Investors in former FTSE 100 doorstep lender Provident Financial (LSE: PFG) may be wondering if things can get any worse.
Their shares have fallen by 75% over the last two years, as the firm has struggled to recover from a botched restructuring and regulatory problems. A once-generous dividend has been cut by about 90%.
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This sad story has now taken an unexpected twist. As I’ll explain, I think it might be time for shareholders to move on.
Woodford backs surprise takeover
Fund manager Neil Woodford owns 25% of Provident Financial. He also owns nearly 24% of the firm’s much smaller rival, Non-Standard Finance (LSE: NSF). This company was founded in 2014 by John van Kuffeler, who was previously Provident Financial’s chief executive.
NSF has been a disappointing investment so far. Since floating on the market in 2014, it’s reported losses every year. The firm’s shares have fallen by about 40%.
Woodford appears to think that Provident and NSF would do better if they pooled their resources. Along with his former employer Invesco, he’s backed a takeover offer by NSF for Provident Financial.
NSF has a market-cap of about £183m — it’s roughly 15% the size of Provident, at £1.3bn. So the deal will be an all-share affair. NSF is planning to issue Provident shareholders with 8.88 new NSF shares for each Provident share they own.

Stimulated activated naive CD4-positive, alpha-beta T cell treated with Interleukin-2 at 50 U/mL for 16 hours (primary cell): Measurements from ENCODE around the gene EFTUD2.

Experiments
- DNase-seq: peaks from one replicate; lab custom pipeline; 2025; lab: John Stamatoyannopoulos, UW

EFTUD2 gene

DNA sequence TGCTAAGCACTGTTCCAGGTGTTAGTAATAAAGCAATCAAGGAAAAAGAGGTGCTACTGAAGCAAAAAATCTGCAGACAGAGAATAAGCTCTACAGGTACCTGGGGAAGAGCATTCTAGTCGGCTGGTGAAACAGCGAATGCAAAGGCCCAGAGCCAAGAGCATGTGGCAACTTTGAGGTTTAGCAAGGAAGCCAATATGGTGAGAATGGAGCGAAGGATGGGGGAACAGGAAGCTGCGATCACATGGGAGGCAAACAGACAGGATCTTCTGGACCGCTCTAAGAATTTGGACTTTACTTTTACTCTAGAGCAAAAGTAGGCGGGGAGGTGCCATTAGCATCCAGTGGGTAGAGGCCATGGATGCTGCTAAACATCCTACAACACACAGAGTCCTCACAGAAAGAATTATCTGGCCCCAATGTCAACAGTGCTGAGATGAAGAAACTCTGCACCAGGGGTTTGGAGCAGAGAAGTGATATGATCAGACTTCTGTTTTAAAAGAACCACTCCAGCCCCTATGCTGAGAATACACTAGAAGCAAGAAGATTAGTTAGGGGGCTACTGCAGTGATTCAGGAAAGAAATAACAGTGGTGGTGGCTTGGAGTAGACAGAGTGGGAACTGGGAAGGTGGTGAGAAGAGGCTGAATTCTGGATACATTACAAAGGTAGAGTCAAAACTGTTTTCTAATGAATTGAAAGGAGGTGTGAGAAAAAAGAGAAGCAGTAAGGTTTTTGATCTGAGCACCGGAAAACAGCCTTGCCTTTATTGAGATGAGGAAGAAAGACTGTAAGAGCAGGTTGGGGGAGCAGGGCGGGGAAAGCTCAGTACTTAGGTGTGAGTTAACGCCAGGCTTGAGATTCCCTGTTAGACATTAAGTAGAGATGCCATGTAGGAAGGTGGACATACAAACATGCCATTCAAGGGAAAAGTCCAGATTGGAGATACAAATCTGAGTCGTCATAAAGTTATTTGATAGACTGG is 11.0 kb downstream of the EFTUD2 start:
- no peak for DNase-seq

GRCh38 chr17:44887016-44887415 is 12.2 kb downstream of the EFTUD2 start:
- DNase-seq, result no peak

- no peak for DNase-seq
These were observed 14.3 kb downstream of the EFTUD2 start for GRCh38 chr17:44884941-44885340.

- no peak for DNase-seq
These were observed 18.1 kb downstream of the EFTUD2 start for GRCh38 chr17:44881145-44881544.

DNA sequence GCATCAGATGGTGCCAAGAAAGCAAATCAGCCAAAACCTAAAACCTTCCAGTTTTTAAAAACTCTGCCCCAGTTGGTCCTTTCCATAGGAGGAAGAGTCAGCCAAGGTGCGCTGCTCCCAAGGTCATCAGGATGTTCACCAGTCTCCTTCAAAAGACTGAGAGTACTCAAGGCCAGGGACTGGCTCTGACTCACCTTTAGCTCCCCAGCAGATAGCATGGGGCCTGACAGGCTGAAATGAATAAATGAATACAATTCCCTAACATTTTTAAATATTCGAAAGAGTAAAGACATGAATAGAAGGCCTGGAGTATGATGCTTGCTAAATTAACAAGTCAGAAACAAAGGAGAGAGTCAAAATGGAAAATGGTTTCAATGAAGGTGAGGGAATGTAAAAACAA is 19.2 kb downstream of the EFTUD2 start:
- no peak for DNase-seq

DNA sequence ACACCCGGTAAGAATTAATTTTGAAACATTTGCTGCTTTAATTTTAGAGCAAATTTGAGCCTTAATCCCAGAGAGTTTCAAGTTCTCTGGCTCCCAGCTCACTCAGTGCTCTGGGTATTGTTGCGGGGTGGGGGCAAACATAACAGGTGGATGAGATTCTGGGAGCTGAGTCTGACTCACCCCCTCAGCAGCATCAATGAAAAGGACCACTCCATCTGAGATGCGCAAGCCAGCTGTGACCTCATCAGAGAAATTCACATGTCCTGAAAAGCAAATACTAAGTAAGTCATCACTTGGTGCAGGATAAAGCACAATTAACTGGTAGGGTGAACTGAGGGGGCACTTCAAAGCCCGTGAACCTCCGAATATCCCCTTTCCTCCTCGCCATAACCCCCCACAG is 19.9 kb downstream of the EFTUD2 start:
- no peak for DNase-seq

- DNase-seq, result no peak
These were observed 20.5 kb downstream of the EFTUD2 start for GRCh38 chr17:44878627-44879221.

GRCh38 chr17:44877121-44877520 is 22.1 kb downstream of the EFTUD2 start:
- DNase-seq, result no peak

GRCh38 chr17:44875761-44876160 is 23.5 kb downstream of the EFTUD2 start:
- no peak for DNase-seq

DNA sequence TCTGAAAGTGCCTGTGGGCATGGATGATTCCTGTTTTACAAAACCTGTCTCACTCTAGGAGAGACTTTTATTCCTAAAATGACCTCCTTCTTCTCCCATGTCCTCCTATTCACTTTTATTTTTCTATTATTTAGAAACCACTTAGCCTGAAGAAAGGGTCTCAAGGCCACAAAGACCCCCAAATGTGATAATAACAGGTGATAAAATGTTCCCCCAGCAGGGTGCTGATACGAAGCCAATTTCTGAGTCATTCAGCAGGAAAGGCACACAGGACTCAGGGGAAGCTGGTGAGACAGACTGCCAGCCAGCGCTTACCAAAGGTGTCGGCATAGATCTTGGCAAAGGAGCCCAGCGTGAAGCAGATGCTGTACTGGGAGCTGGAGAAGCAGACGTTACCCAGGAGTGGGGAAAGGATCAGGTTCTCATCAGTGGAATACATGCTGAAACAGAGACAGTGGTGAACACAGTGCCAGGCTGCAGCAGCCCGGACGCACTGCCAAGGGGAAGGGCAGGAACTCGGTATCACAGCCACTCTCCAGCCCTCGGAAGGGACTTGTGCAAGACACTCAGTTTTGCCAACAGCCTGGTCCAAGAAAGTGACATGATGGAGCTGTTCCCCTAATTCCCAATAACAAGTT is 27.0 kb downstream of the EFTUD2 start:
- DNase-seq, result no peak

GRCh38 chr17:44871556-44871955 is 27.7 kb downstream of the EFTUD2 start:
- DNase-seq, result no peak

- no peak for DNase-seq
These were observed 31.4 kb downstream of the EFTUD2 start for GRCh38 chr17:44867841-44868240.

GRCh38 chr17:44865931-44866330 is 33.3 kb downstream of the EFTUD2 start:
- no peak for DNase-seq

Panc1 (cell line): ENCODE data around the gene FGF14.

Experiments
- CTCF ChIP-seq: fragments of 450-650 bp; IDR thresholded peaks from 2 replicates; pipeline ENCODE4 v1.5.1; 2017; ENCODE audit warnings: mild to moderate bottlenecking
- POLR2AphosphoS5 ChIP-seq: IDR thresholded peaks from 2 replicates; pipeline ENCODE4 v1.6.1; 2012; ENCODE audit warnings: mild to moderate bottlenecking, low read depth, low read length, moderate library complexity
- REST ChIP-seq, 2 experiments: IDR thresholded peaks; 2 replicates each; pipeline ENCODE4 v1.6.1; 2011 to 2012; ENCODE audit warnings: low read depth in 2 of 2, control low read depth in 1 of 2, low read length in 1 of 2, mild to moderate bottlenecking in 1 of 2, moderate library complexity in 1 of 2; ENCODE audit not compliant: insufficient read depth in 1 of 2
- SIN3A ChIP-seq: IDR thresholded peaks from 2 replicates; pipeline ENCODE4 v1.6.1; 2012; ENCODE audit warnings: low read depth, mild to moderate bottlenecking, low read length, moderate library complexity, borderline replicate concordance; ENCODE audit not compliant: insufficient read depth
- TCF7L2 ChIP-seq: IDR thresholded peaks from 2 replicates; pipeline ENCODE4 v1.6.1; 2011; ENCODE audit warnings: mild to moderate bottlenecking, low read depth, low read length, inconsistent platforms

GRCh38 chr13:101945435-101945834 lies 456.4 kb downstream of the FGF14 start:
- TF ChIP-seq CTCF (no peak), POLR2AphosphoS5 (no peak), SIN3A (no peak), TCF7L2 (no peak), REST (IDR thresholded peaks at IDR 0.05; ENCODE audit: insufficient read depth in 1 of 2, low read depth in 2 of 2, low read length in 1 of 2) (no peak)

At the time of writing, the deal valued Provident stock at 532p, a premium of less than 5% to Thursday’s closing price. The deal already has the backing of Woodford, Invesco and another firm. Collectively, they control 50% of Provident shares, so this takeover seems almost certain to proceed.
Provident’s recovery hit a stumbling block in January when it warned losses from bad debts would be worse than expected. The group’s turnaround was certainly taking longer than expected, but progress was being made. Analysts had pencilled in a 10% rise in earnings for 2019, and forecast a dividend yield of about 7%.
Van Kuffeler claims that Provident has “lost its way.” But, in my opinion, combining two under-performing companies is not generally a good way to create one good company. A complicated restructuring will now be required, along with several divestments.
In my view, there’s too much risk and complexity in this deal. I’d avoid NSF and Provident Financial.
This is what I’d buy instead
I don’t own every stock I write about favourably. But one stock I do own is sub-prime lender Morses Club (LSE: MCL). Woodford Funds also has a stake in this firm, but it’s only 9.3%. Woodford’s investors may wish that the fund manager had taken a larger stake in Morses Club’s flotation. Since floating in 2016, the firm’s shares have risen by about 45%, and paid a string of generous dividends.
The business took advantage of Provident’s problems in 2017 to increase its market share. Profit margins have improved too, and it generates a return on equity of about 25%.
The shares currently trade on 11 times 2019 forecast earnings, with an expected dividend yield of 5.1%. The business has very little debt and continues to look good value to me. I hold the shares and continue to rate them as a buy.